Georgia clinics face low supply of monkeypox vaccines as cases pick up

Lack of a centralized website for vaccination appointments has also hampered early efforts

Despite a new allotment of monkeypox vaccine for Georgia, soaring demand for the shots is still overwhelming the limited supply of vaccines. Health officials say more vaccine and more coordination should ease the problems soon.

On the heels of complaints last week that monkeypox vaccinations were nearly impossible to schedule, local county health departments have taken to social media to inform the community about vaccination events and partnered with community health organizations to deliver the shots.

Starting this week, monkeypox vaccines and testing will be available at health districts throughout the state.

U.S. Department of Health and Human Services announced last week that more vaccine is on the way to all states, but some question whether this boost in supply will be enough. The department announced a new national strategy to prioritize vaccines for areas with the highest number of cases.

According to the Centers for Disease Control and Prevention, the number of confirmed monkeypox cases in Georgia reached 430 Tuesday, making it fifth in the nation for cases.

By the end of this week, Georgia’s orders for the monkeypox vaccine will total about 27,000 doses. Doses from the latest allotment were expected to start arriving by Monday.

Delays in monkeypox vaccines arriving in Georgia and the lack of a centralized website for making appointments to be vaccinated have hampered early efforts to tackle the expanding outbreak.

Health officials are advising the public to contact local health departments about appointments, vaccine events, and availability. But appointments are getting snapped up as soon as they become available.

Dr. Melanie Thompson, an HIV researcher and physician based in Atlanta said she has received calls from patients who have been exposed to monkeypox and others who are seeking out a vaccine.

“One thing that is hampering our response is a lack of a single source where people can get information.,” Thompson said. “There are several sources out there, but your average individual is not tuned into that,” she said.

The burden of testing, she said is falling on county health departments, and “they are getting overwhelmed.”

DPH spokeswoman Nancy Nydam said DPH is working on a centralized website and link for vaccine sign-up, and she “expects it to be ready soon.”

Other states are also struggling to contain the monkeybox outbreak. California’s governor on Monday declared a state of emergency to speed efforts to combat the monkeypox outbreak, becoming the second state in three days to take the step.

Gov. Gavin Newsom said the declaration will help California coordinate a government-wide response, seek more vaccines and lead outreach and education efforts on where people can get treatment and vaccination.

The declaration in California came after a similar one in New York state on Saturday.

The White House said Biden will announce Tuesday that he has tapped Robert Fenton to be the White House coordinator for the monkeypox outbreak. Fenton helped lead FEMA’s mass vaccination effort for COVID-19 as the agency’s acting administrator. Dr. Demetre Daskalakis of the CDC will be named his deputy. Daskalakis, the director of the agency’s HIV prevention division and a national expert on issues affecting the LGBTQ community, previously helped lead New York City’s COVID-19 response.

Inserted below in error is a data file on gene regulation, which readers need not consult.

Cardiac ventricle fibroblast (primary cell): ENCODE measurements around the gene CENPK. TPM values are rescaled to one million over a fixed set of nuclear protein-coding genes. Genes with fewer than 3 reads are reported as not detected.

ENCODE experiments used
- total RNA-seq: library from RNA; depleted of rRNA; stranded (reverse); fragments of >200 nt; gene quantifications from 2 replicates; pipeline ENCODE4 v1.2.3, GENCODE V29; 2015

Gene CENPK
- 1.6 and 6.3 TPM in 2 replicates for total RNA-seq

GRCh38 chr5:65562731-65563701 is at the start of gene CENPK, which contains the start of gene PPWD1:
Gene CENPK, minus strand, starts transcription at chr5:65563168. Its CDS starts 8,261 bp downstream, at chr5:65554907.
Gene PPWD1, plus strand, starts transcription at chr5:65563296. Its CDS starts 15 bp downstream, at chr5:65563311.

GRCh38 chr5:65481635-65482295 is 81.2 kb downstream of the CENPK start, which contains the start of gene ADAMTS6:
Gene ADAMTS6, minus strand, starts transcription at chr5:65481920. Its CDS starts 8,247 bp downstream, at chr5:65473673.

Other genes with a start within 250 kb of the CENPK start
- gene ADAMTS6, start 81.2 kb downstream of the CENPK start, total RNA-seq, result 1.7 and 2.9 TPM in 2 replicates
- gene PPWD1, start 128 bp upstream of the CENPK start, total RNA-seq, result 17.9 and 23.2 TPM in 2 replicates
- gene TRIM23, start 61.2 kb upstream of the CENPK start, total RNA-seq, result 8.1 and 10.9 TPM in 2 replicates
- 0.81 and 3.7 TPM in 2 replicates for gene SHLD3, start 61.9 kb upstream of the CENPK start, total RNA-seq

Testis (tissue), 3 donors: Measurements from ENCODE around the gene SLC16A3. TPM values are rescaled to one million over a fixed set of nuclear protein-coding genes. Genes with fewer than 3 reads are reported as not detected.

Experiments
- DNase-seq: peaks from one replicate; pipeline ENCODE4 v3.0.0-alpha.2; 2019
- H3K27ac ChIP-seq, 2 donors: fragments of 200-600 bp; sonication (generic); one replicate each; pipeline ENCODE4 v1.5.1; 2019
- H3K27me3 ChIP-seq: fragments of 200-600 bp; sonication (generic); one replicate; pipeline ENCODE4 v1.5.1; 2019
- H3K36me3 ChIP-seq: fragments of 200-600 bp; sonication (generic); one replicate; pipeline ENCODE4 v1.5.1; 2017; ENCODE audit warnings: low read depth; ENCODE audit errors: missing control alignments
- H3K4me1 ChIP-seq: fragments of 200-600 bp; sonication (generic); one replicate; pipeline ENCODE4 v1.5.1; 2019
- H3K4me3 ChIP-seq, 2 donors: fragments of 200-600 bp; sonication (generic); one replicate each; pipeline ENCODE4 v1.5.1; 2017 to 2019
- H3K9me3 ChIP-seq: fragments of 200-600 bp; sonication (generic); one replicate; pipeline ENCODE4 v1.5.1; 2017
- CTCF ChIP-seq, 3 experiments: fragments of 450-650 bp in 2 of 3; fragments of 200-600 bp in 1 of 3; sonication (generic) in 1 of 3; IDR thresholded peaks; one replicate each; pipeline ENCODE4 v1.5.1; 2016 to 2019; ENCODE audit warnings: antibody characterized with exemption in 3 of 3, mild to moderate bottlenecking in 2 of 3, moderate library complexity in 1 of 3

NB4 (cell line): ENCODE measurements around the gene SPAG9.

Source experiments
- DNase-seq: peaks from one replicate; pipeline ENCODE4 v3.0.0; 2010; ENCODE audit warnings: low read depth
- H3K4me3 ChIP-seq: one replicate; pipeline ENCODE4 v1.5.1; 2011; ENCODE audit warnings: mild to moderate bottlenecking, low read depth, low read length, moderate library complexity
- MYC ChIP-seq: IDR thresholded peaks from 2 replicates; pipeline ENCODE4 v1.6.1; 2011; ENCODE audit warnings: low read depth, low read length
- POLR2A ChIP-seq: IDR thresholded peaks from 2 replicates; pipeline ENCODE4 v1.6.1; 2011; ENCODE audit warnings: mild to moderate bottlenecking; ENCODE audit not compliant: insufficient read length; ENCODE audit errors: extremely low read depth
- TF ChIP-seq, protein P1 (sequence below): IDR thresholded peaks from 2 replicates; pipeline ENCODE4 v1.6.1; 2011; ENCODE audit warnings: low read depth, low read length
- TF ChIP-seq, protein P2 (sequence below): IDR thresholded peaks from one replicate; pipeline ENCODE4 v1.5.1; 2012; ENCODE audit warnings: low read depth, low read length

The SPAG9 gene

The White House said the pair would coordinate “strategy and operations to combat the current monkeypox outbreak, including equitably increasing the availability of tests, vaccinations and treatments.”

More than 5,800 people in the U.S., mostly men who have sex with men, have been diagnosed with monkeypox, which can spread through prolonged skin-to-skin contact, including kissing as well as shared bedding and towels. Monkeypox causes fever, swollen glands, lesions and can be extremely painful.

While most cases have been confirmed in men who have sex with men, anyone can be affected by the virus. U.S. health officials recently reported for the first time monkeypox cases in children — one is a toddler in California and the other an infant who is not a U.S. resident but was tested while in Washington, D.C., according to the CDC.

The children were described as being in good health and receiving treatment. How they caught the disease is being investigated, but officials think it was through household transmission.

Work to get the vaccine to Georgia communities most affected has taken on added importance with a looming festival coming to Atlanta. “One thing that we are all very aware of and working on is that Black Gay Pride is coming up Labor Day weekend. There’s going to be an intensive need for many more vaccines than we have right now to immunize our communities two weeks before Pride,” Thompson said.

Georgia Health officials will join other places including New York City and Washington, D.C., to focus on administering as many first doses of the two-shot Jynneos vaccine as possible in hopes of stretching the scarce vaccine supply as far as they can.

DPH also has said it has enough doses to provide a second shot to those who were among the first to be vaccinated.

Experts have struggled to predict the course of the monkeypox outbreak, pointing to limited testing had complicated efforts to get a true picture of the virus’s spread. Many experts believe that hundreds or thousands of cases likely remain undetected.

Dr. Felipe Lobelo, an epidemiologist at Kaiser Permanente of Georgia, said several factors are playing into the real case count likely being far higher than is known. He cited limited access to testing early in the outbreak; a lag in getting cases confirmed; and a reluctance by some people to see a doctor if they have sores in the genital area.

The Associated Press contributed to this article.